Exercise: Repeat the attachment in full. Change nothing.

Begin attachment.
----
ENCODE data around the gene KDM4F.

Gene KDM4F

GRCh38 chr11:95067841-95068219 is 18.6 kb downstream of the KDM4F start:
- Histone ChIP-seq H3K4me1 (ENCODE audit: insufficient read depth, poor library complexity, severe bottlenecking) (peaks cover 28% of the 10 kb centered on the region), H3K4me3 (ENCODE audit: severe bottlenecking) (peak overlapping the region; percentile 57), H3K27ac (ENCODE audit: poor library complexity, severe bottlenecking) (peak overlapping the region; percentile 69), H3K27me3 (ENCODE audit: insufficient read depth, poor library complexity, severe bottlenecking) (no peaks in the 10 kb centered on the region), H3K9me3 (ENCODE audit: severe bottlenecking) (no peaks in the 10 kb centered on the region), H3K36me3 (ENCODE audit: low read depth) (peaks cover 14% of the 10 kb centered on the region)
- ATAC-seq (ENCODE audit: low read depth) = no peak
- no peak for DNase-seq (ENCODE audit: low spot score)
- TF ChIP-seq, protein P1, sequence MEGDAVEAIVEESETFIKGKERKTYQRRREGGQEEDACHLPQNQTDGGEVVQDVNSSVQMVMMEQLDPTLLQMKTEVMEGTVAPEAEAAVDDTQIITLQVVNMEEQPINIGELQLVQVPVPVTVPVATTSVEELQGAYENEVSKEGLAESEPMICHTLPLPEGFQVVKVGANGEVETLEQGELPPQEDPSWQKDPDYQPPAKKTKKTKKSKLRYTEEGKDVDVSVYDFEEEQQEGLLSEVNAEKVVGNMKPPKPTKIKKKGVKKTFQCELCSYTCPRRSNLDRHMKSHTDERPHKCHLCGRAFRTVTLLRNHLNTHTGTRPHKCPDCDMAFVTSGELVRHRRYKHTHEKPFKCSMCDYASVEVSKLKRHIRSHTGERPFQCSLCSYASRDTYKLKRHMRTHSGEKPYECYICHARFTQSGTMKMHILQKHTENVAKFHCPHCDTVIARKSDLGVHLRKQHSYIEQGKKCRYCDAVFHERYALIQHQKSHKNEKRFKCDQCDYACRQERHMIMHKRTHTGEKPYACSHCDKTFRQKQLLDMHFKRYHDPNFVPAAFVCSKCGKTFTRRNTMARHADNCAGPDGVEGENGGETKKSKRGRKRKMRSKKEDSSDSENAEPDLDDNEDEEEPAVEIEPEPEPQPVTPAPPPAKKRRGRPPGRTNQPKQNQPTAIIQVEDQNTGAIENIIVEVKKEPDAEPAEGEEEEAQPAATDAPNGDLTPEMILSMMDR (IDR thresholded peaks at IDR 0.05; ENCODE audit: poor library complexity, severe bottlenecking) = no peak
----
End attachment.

ENCODE data around the gene KDM4F.

Gene KDM4F

GRCh38 chr11:95067841-95068219 is 18.6 kb downstream of the KDM4F start:
- Histone ChIP-seq H3K4me1 (ENCODE audit: insufficient read depth, poor library complexity, severe bottlenecking) (peaks cover 28% of the 10 kb centered on the region), H3K4me3 (ENCODE audit: severe bottlenecking) (peak overlapping the region; percentile 57), H3K27ac (ENCODE audit: poor library complexity, severe bottlenecking) (peak overlapping the region; percentile 69), H3K27me3 (ENCODE audit: insufficient read depth, poor library complexity, severe bottlenecking) (no peaks in the 10 kb centered on the region), H3K9me3 (ENCODE audit: severe bottlenecking) (no peaks in the 10 kb centered on the region), H3K36me3 (ENCODE audit: low read depth) (peaks cover 14% of the 10 kb centered on the region)
- ATAC-seq (ENCODE audit: low read depth) = no peak
- no peak for DNase-seq (ENCODE audit: low spot score)
- TF ChIP-seq, protein P1, sequence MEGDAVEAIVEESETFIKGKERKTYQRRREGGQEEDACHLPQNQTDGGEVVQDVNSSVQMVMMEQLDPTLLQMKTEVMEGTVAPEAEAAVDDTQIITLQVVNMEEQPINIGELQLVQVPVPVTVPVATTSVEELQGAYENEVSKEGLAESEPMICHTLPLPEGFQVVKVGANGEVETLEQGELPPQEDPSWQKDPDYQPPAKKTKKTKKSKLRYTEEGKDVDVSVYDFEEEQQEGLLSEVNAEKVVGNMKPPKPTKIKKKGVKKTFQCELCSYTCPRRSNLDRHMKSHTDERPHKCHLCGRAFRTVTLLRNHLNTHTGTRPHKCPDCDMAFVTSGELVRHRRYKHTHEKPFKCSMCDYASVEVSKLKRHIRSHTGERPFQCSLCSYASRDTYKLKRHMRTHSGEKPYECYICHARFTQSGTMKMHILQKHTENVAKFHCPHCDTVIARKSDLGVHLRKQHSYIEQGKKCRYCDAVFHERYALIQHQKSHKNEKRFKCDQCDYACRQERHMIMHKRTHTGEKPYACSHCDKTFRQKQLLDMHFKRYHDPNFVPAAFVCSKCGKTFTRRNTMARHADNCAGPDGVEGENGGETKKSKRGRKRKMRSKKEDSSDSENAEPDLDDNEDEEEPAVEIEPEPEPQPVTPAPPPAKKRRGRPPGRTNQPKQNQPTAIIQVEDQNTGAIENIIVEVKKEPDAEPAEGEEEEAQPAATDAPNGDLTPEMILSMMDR (IDR thresholded peaks at IDR 0.05; ENCODE audit: poor library complexity, severe bottlenecking) = no peak